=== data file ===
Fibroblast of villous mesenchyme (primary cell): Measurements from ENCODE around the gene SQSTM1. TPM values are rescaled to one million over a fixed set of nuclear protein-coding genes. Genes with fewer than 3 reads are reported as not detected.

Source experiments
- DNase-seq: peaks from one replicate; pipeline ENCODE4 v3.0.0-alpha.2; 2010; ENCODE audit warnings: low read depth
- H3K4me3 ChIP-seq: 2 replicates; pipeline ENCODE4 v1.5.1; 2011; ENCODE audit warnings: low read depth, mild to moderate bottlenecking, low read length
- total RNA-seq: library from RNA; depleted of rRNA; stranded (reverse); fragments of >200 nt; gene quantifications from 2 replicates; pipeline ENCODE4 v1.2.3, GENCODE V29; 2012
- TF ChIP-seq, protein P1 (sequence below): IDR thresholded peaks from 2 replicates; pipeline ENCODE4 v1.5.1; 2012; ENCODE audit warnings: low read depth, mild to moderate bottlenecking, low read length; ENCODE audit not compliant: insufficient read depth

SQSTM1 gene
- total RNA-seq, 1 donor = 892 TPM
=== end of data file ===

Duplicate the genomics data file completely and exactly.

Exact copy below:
Fibroblast of villous mesenchyme (primary cell): Measurements from ENCODE around the gene SQSTM1. TPM values are rescaled to one million over a fixed set of nuclear protein-coding genes. Genes with fewer than 3 reads are reported as not detected.

Source experiments
- DNase-seq: peaks from one replicate; pipeline ENCODE4 v3.0.0-alpha.2; 2010; ENCODE audit warnings: low read depth
- H3K4me3 ChIP-seq: 2 replicates; pipeline ENCODE4 v1.5.1; 2011; ENCODE audit warnings: low read depth, mild to moderate bottlenecking, low read length
- total RNA-seq: library from RNA; depleted of rRNA; stranded (reverse); fragments of >200 nt; gene quantifications from 2 replicates; pipeline ENCODE4 v1.2.3, GENCODE V29; 2012
- TF ChIP-seq, protein P1 (sequence below): IDR thresholded peaks from 2 replicates; pipeline ENCODE4 v1.5.1; 2012; ENCODE audit warnings: low read depth, mild to moderate bottlenecking, low read length; ENCODE audit not compliant: insufficient read depth

SQSTM1 gene
- total RNA-seq, 1 donor = 892 TPM